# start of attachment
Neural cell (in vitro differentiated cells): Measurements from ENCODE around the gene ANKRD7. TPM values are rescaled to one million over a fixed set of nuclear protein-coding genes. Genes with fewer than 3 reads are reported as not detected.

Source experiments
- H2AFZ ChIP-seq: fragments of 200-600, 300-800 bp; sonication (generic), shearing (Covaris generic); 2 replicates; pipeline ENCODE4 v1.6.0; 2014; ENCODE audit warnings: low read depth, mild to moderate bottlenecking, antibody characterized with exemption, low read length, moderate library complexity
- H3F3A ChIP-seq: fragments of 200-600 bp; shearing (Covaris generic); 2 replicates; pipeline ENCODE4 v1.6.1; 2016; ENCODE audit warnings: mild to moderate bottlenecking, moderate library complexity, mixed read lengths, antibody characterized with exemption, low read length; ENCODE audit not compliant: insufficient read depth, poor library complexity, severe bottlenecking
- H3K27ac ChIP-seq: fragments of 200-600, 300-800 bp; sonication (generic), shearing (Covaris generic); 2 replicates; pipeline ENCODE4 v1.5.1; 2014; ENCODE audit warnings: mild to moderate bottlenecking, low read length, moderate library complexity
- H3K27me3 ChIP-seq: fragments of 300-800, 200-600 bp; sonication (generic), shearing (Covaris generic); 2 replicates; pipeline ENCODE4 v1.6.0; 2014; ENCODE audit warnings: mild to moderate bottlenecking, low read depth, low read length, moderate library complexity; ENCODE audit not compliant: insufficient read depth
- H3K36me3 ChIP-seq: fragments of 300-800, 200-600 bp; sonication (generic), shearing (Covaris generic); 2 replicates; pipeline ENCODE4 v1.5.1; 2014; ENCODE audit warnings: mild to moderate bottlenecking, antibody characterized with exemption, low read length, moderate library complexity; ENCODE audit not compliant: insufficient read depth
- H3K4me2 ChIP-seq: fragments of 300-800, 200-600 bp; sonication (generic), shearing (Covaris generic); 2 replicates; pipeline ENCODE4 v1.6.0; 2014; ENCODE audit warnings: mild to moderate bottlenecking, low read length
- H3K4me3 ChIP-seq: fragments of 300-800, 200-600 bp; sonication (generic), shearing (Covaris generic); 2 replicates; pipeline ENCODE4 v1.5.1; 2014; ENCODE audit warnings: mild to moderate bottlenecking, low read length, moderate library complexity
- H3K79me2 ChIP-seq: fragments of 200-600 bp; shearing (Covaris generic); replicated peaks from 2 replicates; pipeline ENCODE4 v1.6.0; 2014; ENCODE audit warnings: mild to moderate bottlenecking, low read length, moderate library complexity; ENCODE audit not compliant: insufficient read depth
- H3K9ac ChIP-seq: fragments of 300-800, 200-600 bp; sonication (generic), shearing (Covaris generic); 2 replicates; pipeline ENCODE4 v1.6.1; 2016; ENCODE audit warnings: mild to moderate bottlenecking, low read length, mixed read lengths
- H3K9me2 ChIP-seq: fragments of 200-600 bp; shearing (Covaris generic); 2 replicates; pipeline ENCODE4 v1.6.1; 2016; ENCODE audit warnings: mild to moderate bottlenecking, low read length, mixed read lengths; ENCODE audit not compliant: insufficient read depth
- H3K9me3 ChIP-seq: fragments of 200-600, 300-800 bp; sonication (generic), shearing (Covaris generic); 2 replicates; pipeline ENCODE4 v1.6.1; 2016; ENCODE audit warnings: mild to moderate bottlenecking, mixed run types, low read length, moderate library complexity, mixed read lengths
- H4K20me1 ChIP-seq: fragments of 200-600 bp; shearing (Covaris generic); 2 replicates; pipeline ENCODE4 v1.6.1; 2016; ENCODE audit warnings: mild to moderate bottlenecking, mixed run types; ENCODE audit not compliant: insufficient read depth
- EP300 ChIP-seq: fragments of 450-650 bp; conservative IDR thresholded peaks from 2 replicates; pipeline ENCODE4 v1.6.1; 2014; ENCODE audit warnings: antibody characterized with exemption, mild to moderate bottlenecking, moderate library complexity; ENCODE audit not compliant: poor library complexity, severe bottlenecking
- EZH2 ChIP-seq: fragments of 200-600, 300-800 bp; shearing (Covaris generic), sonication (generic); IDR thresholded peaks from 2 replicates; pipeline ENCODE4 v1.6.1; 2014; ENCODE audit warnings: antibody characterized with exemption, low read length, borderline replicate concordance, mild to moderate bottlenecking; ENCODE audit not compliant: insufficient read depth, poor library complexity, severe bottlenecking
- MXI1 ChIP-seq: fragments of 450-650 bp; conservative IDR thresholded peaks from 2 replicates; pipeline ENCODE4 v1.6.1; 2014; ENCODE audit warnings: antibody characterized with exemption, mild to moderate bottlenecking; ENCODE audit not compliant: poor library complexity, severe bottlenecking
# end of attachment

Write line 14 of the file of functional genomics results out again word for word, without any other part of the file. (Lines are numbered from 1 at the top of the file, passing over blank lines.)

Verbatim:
- H4K20me1 ChIP-seq: fragments of 200-600 bp; shearing (Covaris generic); 2 replicates; pipeline ENCODE4 v1.6.1; 2016; ENCODE audit warnings: mild to moderate bottlenecking, mixed run types; ENCODE audit not compliant: insufficient read depth